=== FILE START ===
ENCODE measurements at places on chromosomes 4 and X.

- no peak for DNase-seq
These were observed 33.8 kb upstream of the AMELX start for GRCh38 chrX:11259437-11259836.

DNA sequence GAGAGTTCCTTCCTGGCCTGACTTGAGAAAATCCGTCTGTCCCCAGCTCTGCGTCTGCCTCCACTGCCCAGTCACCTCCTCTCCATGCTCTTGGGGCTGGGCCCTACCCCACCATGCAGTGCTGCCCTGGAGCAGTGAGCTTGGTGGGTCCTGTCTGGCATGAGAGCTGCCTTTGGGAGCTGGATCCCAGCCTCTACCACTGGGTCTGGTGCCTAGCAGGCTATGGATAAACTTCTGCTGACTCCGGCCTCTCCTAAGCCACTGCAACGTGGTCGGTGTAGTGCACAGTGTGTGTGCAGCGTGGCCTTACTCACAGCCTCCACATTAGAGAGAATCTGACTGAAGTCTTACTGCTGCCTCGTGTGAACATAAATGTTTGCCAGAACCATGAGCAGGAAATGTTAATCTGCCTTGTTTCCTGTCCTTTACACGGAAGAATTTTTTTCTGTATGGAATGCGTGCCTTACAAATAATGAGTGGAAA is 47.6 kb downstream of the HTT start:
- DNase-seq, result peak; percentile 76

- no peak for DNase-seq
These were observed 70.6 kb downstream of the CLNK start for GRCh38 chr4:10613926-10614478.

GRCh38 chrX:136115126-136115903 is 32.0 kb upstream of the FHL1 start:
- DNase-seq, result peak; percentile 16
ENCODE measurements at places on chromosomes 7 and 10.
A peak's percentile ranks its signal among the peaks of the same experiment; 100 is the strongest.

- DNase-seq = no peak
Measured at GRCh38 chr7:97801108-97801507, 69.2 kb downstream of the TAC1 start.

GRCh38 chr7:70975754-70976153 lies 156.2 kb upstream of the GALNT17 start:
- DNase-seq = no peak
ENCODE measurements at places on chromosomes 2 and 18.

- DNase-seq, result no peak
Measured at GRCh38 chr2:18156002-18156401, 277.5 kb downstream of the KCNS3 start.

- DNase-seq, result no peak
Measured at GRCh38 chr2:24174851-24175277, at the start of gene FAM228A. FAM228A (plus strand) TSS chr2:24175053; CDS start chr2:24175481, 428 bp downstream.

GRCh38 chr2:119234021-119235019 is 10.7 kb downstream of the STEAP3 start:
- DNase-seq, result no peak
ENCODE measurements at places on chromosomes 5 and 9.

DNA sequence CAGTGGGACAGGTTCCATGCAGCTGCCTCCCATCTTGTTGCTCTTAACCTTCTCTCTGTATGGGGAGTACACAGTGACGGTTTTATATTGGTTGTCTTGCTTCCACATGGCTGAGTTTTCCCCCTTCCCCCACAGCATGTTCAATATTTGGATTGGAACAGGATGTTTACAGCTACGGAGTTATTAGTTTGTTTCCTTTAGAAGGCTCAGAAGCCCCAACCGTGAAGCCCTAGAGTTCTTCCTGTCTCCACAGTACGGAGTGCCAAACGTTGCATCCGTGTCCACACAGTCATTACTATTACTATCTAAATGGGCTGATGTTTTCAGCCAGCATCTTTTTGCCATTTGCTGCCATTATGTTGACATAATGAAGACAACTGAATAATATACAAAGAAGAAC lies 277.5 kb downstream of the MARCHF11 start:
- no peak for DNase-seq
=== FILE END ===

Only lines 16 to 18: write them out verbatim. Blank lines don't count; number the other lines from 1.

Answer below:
ENCODE measurements at places on chromosomes 2 and 18.

- DNase-seq, result no peak
Measured at GRCh38 chr2:18156002-18156401, 277.5 kb downstream of the KCNS3 start.